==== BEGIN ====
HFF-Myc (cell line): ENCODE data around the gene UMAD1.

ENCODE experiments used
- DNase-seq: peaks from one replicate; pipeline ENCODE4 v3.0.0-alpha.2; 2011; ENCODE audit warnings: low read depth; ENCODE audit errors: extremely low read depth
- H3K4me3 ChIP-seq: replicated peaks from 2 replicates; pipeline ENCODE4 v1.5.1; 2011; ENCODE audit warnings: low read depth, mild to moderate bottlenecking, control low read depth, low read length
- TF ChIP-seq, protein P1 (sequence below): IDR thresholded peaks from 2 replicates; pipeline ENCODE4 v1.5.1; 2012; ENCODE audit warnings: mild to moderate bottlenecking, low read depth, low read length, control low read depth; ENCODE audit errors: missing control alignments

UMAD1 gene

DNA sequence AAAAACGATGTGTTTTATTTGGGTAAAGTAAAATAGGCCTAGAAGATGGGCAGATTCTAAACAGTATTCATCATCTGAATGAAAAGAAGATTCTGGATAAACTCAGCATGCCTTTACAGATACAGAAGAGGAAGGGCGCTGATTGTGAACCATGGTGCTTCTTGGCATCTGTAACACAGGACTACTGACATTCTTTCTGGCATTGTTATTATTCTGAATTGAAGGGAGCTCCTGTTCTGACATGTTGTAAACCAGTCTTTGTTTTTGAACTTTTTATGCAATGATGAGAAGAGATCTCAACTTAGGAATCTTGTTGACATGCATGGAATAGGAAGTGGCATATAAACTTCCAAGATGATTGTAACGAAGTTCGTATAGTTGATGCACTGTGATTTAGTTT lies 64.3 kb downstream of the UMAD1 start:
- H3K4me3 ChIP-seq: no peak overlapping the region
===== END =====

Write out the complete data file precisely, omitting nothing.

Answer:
HFF-Myc (cell line): ENCODE data around the gene UMAD1.

ENCODE experiments used
- DNase-seq: peaks from one replicate; pipeline ENCODE4 v3.0.0-alpha.2; 2011; ENCODE audit warnings: low read depth; ENCODE audit errors: extremely low read depth
- H3K4me3 ChIP-seq: replicated peaks from 2 replicates; pipeline ENCODE4 v1.5.1; 2011; ENCODE audit warnings: low read depth, mild to moderate bottlenecking, control low read depth, low read length
- TF ChIP-seq, protein P1 (sequence below): IDR thresholded peaks from 2 replicates; pipeline ENCODE4 v1.5.1; 2012; ENCODE audit warnings: mild to moderate bottlenecking, low read depth, low read length, control low read depth; ENCODE audit errors: missing control alignments

UMAD1 gene

DNA sequence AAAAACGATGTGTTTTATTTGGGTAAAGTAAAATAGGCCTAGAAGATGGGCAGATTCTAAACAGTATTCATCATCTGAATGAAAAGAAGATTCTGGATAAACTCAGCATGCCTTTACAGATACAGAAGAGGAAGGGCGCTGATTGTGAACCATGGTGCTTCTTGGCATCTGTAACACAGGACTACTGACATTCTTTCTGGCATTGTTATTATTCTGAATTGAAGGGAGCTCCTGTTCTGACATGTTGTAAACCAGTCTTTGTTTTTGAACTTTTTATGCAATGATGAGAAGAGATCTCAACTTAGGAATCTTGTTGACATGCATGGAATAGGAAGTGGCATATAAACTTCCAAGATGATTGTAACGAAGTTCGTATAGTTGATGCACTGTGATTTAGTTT lies 64.3 kb downstream of the UMAD1 start:
- H3K4me3 ChIP-seq: no peak overlapping the region